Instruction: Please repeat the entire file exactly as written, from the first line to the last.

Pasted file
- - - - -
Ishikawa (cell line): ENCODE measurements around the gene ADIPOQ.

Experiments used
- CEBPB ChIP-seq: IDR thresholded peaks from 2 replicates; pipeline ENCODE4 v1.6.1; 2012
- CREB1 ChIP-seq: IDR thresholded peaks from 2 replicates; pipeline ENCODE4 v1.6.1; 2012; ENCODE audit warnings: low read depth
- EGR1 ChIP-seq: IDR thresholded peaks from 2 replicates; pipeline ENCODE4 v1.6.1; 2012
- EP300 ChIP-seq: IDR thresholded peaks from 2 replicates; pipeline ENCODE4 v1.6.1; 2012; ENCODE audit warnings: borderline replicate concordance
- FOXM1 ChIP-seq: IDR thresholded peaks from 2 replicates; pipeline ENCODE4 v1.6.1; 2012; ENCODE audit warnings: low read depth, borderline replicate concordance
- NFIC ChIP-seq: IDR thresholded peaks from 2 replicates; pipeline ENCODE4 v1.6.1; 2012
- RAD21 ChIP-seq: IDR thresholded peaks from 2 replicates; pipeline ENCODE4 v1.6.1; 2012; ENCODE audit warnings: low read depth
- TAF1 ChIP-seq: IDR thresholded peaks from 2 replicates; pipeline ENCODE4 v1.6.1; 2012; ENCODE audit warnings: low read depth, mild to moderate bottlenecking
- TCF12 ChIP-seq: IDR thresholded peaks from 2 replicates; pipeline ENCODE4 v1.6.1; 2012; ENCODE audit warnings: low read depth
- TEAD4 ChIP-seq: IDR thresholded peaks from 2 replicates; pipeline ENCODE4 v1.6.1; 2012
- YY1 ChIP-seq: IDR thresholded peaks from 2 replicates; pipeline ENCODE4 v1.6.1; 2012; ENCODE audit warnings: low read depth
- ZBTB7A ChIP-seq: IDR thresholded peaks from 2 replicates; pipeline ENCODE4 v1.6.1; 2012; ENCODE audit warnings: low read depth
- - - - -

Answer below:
Ishikawa (cell line): ENCODE measurements around the gene ADIPOQ.

Experiments used
- CEBPB ChIP-seq: IDR thresholded peaks from 2 replicates; pipeline ENCODE4 v1.6.1; 2012
- CREB1 ChIP-seq: IDR thresholded peaks from 2 replicates; pipeline ENCODE4 v1.6.1; 2012; ENCODE audit warnings: low read depth
- EGR1 ChIP-seq: IDR thresholded peaks from 2 replicates; pipeline ENCODE4 v1.6.1; 2012
- EP300 ChIP-seq: IDR thresholded peaks from 2 replicates; pipeline ENCODE4 v1.6.1; 2012; ENCODE audit warnings: borderline replicate concordance
- FOXM1 ChIP-seq: IDR thresholded peaks from 2 replicates; pipeline ENCODE4 v1.6.1; 2012; ENCODE audit warnings: low read depth, borderline replicate concordance
- NFIC ChIP-seq: IDR thresholded peaks from 2 replicates; pipeline ENCODE4 v1.6.1; 2012
- RAD21 ChIP-seq: IDR thresholded peaks from 2 replicates; pipeline ENCODE4 v1.6.1; 2012; ENCODE audit warnings: low read depth
- TAF1 ChIP-seq: IDR thresholded peaks from 2 replicates; pipeline ENCODE4 v1.6.1; 2012; ENCODE audit warnings: low read depth, mild to moderate bottlenecking
- TCF12 ChIP-seq: IDR thresholded peaks from 2 replicates; pipeline ENCODE4 v1.6.1; 2012; ENCODE audit warnings: low read depth
- TEAD4 ChIP-seq: IDR thresholded peaks from 2 replicates; pipeline ENCODE4 v1.6.1; 2012
- YY1 ChIP-seq: IDR thresholded peaks from 2 replicates; pipeline ENCODE4 v1.6.1; 2012; ENCODE audit warnings: low read depth
- ZBTB7A ChIP-seq: IDR thresholded peaks from 2 replicates; pipeline ENCODE4 v1.6.1; 2012; ENCODE audit warnings: low read depth